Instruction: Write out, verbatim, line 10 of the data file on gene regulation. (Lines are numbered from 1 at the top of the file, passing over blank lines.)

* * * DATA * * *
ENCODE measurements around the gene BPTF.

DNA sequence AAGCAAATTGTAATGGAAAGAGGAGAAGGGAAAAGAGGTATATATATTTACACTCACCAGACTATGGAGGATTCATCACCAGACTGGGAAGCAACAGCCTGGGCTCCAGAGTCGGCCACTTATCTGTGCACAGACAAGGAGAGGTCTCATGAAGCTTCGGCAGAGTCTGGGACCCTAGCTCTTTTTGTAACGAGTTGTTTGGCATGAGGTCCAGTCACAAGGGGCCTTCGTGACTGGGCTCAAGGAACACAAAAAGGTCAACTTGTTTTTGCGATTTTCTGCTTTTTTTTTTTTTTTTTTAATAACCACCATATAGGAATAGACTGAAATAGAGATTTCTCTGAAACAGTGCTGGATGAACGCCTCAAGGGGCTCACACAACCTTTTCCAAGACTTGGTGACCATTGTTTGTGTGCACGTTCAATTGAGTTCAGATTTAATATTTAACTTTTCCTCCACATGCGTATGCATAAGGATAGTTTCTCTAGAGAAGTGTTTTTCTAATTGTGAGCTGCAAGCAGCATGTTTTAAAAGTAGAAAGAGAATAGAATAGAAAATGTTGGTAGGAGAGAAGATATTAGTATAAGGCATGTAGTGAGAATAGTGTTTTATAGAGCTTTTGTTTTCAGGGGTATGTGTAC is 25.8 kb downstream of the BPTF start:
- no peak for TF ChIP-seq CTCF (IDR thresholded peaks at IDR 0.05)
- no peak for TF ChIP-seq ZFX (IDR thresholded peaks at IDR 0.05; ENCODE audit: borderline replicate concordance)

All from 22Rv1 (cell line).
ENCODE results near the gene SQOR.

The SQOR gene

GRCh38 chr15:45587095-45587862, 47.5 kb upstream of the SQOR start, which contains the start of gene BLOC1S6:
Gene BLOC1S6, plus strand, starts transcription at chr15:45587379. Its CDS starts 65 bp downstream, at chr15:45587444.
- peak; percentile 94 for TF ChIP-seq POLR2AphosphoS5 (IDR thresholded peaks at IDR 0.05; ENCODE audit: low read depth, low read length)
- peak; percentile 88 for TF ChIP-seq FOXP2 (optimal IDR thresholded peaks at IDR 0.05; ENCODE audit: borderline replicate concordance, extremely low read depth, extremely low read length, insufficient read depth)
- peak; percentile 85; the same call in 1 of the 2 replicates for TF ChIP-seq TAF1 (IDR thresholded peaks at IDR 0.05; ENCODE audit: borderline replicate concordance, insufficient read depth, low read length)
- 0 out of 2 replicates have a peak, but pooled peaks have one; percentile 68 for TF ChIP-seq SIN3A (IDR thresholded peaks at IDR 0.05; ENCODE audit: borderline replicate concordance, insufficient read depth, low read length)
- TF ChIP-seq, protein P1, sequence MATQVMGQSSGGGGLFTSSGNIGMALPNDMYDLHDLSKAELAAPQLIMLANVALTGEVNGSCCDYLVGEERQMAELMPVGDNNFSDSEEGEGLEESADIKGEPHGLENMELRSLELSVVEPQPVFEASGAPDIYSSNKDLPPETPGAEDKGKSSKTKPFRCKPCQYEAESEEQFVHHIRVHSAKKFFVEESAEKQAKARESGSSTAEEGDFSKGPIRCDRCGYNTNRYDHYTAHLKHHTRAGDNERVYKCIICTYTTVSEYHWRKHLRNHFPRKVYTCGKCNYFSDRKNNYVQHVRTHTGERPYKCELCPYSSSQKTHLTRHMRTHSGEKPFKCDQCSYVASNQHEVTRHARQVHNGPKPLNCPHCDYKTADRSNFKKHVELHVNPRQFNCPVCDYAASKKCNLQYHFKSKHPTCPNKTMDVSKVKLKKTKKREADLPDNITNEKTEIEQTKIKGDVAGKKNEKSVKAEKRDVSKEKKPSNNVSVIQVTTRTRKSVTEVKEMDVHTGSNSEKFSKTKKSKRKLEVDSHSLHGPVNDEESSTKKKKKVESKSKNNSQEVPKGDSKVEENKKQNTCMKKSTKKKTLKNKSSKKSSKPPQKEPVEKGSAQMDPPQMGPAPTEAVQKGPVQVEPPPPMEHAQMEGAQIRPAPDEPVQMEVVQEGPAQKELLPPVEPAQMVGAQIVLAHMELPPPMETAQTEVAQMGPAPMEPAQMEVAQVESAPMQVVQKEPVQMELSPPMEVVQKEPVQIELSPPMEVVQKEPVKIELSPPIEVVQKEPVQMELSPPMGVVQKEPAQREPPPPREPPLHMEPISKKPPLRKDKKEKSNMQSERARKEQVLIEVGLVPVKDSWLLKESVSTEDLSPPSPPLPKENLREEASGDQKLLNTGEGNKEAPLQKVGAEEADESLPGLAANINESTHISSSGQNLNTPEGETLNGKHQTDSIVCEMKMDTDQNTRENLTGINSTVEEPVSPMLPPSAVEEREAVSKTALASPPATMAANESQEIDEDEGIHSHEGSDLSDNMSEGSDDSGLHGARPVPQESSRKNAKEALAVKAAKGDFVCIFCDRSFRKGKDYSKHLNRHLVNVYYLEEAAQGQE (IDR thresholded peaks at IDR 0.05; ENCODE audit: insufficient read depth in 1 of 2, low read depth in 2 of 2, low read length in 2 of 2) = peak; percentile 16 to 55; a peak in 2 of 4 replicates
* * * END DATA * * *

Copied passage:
- peak; percentile 94 for TF ChIP-seq POLR2AphosphoS5 (IDR thresholded peaks at IDR 0.05; ENCODE audit: low read depth, low read length)